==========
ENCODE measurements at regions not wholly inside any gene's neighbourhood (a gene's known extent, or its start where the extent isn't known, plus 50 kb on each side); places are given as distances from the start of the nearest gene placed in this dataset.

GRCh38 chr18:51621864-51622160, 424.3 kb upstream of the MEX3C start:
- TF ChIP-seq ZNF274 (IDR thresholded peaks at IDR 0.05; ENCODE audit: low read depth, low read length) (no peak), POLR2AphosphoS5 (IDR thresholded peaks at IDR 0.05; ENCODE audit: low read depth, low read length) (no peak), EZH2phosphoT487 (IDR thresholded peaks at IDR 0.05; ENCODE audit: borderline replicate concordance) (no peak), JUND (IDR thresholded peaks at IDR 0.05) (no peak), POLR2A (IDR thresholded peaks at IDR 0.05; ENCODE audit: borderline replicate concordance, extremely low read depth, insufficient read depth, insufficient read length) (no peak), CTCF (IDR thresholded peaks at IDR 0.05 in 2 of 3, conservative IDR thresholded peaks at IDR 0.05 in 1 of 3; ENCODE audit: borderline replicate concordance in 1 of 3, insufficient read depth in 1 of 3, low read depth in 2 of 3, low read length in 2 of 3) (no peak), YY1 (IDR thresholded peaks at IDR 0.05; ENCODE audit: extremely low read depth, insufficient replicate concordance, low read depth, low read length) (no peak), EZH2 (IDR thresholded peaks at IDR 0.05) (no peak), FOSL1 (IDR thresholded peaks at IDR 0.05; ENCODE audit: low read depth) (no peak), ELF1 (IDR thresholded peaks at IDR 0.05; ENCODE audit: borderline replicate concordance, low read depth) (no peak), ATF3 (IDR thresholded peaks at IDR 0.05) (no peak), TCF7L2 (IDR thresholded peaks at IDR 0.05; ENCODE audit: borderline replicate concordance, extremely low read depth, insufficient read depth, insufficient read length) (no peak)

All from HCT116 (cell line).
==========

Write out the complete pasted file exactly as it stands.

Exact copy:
ENCODE measurements at regions not wholly inside any gene's neighbourhood (a gene's known extent, or its start where the extent isn't known, plus 50 kb on each side); places are given as distances from the start of the nearest gene placed in this dataset.

GRCh38 chr18:51621864-51622160, 424.3 kb upstream of the MEX3C start:
- TF ChIP-seq ZNF274 (IDR thresholded peaks at IDR 0.05; ENCODE audit: low read depth, low read length) (no peak), POLR2AphosphoS5 (IDR thresholded peaks at IDR 0.05; ENCODE audit: low read depth, low read length) (no peak), EZH2phosphoT487 (IDR thresholded peaks at IDR 0.05; ENCODE audit: borderline replicate concordance) (no peak), JUND (IDR thresholded peaks at IDR 0.05) (no peak), POLR2A (IDR thresholded peaks at IDR 0.05; ENCODE audit: borderline replicate concordance, extremely low read depth, insufficient read depth, insufficient read length) (no peak), CTCF (IDR thresholded peaks at IDR 0.05 in 2 of 3, conservative IDR thresholded peaks at IDR 0.05 in 1 of 3; ENCODE audit: borderline replicate concordance in 1 of 3, insufficient read depth in 1 of 3, low read depth in 2 of 3, low read length in 2 of 3) (no peak), YY1 (IDR thresholded peaks at IDR 0.05; ENCODE audit: extremely low read depth, insufficient replicate concordance, low read depth, low read length) (no peak), EZH2 (IDR thresholded peaks at IDR 0.05) (no peak), FOSL1 (IDR thresholded peaks at IDR 0.05; ENCODE audit: low read depth) (no peak), ELF1 (IDR thresholded peaks at IDR 0.05; ENCODE audit: borderline replicate concordance, low read depth) (no peak), ATF3 (IDR thresholded peaks at IDR 0.05) (no peak), TCF7L2 (IDR thresholded peaks at IDR 0.05; ENCODE audit: borderline replicate concordance, extremely low read depth, insufficient read depth, insufficient read length) (no peak)

All from HCT116 (cell line).